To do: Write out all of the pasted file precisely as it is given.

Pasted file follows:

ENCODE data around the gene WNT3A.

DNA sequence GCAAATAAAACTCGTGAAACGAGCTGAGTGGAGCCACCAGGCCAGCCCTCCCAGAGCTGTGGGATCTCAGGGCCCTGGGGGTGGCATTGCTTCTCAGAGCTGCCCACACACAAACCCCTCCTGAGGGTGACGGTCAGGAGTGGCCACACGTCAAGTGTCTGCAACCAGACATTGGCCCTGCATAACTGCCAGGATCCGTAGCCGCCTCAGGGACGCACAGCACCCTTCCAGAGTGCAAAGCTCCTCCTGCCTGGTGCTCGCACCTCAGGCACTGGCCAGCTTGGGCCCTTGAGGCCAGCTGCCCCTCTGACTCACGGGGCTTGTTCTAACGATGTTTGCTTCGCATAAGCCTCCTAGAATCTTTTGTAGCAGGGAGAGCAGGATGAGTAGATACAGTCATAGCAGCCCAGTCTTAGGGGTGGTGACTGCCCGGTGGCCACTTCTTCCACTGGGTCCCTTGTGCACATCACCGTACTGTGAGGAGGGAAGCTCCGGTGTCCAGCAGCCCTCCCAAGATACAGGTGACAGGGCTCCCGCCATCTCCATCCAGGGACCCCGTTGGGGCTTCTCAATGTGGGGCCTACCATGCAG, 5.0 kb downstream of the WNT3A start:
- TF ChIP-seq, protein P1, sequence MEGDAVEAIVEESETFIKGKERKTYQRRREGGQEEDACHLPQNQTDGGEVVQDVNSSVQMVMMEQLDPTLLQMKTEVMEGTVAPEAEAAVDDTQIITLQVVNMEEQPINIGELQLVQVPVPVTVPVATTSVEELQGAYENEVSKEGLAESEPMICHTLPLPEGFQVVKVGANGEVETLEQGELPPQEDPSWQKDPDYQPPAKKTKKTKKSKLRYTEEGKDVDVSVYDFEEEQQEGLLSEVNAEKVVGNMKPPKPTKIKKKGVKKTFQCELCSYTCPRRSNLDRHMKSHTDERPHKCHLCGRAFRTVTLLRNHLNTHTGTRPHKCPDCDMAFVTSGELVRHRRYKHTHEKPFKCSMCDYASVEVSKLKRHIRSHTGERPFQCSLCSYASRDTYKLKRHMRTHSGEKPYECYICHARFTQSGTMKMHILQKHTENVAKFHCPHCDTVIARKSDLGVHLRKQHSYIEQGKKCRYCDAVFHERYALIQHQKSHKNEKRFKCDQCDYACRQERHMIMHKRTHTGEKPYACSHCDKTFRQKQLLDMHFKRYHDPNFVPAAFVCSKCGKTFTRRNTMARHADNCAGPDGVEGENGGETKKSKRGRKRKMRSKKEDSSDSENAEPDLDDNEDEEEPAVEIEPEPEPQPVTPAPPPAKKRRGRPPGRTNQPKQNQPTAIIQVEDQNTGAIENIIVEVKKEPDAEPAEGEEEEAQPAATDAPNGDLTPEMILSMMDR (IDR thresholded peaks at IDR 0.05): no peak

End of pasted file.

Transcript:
ENCODE data around the gene WNT3A.

DNA sequence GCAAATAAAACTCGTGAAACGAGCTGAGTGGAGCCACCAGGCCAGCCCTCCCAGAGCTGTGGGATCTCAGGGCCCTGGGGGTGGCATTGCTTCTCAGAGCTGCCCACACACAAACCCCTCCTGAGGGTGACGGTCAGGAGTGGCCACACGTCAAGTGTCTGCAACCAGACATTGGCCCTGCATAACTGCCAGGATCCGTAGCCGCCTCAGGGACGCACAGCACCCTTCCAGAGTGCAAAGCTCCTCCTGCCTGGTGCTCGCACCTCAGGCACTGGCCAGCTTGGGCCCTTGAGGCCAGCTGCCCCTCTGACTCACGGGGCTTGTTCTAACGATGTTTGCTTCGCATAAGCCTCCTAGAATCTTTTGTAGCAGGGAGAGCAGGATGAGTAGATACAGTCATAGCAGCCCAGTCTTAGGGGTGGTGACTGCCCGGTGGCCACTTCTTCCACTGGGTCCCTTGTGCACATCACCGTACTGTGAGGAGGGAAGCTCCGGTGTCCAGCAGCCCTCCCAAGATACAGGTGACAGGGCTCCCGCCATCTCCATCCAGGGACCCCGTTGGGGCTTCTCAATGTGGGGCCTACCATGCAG, 5.0 kb downstream of the WNT3A start:
- TF ChIP-seq, protein P1, sequence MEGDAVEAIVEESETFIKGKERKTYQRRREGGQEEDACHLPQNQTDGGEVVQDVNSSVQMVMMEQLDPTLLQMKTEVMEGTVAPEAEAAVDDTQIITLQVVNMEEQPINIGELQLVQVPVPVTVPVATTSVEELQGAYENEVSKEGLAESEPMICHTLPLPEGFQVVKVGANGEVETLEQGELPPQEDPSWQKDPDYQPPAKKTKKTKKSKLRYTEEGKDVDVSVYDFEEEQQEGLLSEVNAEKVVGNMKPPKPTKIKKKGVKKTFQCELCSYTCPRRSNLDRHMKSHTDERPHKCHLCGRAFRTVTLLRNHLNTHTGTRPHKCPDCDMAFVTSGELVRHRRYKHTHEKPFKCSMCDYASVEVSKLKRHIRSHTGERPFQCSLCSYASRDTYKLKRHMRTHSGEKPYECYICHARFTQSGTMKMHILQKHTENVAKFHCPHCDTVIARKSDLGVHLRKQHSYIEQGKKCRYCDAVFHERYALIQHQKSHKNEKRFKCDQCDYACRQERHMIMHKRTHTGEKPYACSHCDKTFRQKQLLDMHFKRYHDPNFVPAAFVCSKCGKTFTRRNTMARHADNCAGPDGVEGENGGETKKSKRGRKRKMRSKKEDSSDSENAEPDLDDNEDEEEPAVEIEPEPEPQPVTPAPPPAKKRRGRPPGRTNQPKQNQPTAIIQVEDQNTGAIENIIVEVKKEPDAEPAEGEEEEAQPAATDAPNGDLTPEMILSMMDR (IDR thresholded peaks at IDR 0.05): no peak